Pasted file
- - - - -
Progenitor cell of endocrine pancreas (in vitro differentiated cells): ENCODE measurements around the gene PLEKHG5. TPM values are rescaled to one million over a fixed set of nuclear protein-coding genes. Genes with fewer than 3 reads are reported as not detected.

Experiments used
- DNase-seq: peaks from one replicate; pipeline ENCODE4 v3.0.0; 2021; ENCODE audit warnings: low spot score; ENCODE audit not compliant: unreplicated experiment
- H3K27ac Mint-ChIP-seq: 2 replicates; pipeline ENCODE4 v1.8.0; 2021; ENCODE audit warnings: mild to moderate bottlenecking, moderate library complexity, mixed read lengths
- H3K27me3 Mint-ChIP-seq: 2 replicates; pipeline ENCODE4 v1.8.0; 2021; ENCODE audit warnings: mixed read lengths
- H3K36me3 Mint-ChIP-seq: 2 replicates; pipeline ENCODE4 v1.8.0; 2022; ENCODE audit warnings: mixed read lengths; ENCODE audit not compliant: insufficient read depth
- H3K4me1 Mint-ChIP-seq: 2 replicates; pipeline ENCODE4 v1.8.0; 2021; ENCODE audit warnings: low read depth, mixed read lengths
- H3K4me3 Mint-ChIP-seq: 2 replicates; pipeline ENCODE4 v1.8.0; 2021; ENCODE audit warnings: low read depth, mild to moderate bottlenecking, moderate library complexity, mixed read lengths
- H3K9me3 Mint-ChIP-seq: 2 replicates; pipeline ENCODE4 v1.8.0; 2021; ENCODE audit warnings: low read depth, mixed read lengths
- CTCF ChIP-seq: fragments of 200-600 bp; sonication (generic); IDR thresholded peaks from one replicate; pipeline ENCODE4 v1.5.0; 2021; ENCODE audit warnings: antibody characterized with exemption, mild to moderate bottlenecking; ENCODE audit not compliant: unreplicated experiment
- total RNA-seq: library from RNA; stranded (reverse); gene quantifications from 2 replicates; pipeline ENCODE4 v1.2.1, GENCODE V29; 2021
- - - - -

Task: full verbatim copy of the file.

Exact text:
Progenitor cell of endocrine pancreas (in vitro differentiated cells): ENCODE measurements around the gene PLEKHG5. TPM values are rescaled to one million over a fixed set of nuclear protein-coding genes. Genes with fewer than 3 reads are reported as not detected.

Experiments used
- DNase-seq: peaks from one replicate; pipeline ENCODE4 v3.0.0; 2021; ENCODE audit warnings: low spot score; ENCODE audit not compliant: unreplicated experiment
- H3K27ac Mint-ChIP-seq: 2 replicates; pipeline ENCODE4 v1.8.0; 2021; ENCODE audit warnings: mild to moderate bottlenecking, moderate library complexity, mixed read lengths
- H3K27me3 Mint-ChIP-seq: 2 replicates; pipeline ENCODE4 v1.8.0; 2021; ENCODE audit warnings: mixed read lengths
- H3K36me3 Mint-ChIP-seq: 2 replicates; pipeline ENCODE4 v1.8.0; 2022; ENCODE audit warnings: mixed read lengths; ENCODE audit not compliant: insufficient read depth
- H3K4me1 Mint-ChIP-seq: 2 replicates; pipeline ENCODE4 v1.8.0; 2021; ENCODE audit warnings: low read depth, mixed read lengths
- H3K4me3 Mint-ChIP-seq: 2 replicates; pipeline ENCODE4 v1.8.0; 2021; ENCODE audit warnings: low read depth, mild to moderate bottlenecking, moderate library complexity, mixed read lengths
- H3K9me3 Mint-ChIP-seq: 2 replicates; pipeline ENCODE4 v1.8.0; 2021; ENCODE audit warnings: low read depth, mixed read lengths
- CTCF ChIP-seq: fragments of 200-600 bp; sonication (generic); IDR thresholded peaks from one replicate; pipeline ENCODE4 v1.5.0; 2021; ENCODE audit warnings: antibody characterized with exemption, mild to moderate bottlenecking; ENCODE audit not compliant: unreplicated experiment
- total RNA-seq: library from RNA; stranded (reverse); gene quantifications from 2 replicates; pipeline ENCODE4 v1.2.1, GENCODE V29; 2021